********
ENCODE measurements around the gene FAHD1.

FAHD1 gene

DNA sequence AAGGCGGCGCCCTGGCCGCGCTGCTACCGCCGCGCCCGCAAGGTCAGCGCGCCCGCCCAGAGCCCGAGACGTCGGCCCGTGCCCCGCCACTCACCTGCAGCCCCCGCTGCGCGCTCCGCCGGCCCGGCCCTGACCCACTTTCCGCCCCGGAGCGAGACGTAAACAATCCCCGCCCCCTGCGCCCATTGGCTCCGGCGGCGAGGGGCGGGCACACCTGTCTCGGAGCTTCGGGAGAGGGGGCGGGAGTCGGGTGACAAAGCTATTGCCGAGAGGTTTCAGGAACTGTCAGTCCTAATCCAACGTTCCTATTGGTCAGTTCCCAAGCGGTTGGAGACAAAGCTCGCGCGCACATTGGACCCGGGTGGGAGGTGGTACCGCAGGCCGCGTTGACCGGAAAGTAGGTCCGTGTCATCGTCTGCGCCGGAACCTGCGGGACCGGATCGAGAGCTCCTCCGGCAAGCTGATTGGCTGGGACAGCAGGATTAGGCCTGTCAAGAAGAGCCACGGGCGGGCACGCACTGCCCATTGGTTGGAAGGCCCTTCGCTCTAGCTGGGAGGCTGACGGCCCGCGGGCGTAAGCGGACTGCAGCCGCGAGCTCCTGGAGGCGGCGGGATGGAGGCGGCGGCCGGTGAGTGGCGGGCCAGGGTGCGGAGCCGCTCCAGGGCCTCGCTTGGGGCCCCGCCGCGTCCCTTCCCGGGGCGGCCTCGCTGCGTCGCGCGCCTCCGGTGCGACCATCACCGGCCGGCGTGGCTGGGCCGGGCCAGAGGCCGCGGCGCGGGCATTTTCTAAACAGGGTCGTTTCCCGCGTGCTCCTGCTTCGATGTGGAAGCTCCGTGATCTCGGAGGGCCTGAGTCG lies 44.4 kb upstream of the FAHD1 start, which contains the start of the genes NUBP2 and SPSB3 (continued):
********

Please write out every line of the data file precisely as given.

ENCODE measurements around the gene FAHD1.

FAHD1 gene

DNA sequence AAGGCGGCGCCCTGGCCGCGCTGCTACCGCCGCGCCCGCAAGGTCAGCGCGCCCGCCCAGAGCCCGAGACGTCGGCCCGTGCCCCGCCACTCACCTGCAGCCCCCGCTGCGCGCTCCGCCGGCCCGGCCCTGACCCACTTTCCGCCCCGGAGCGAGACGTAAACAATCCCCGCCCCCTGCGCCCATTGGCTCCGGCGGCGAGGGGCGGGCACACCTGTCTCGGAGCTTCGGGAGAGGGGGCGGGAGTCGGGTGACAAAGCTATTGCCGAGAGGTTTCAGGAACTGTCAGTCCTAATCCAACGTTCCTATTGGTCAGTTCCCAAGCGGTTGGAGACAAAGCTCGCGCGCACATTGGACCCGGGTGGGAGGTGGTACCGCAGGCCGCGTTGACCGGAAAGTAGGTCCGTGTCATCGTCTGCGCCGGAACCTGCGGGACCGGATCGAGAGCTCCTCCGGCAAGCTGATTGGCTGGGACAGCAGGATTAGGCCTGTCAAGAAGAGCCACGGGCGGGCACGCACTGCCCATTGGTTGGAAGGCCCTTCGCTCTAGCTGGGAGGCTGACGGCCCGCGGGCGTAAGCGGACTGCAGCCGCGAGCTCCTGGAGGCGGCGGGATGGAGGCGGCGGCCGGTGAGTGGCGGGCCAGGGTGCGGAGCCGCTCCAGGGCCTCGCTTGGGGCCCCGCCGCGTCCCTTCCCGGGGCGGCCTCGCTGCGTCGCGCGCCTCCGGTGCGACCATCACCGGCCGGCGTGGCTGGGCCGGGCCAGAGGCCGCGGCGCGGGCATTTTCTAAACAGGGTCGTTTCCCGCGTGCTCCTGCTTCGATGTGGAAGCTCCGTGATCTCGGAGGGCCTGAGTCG lies 44.4 kb upstream of the FAHD1 start, which contains the start of the genes NUBP2 and SPSB3 (continued):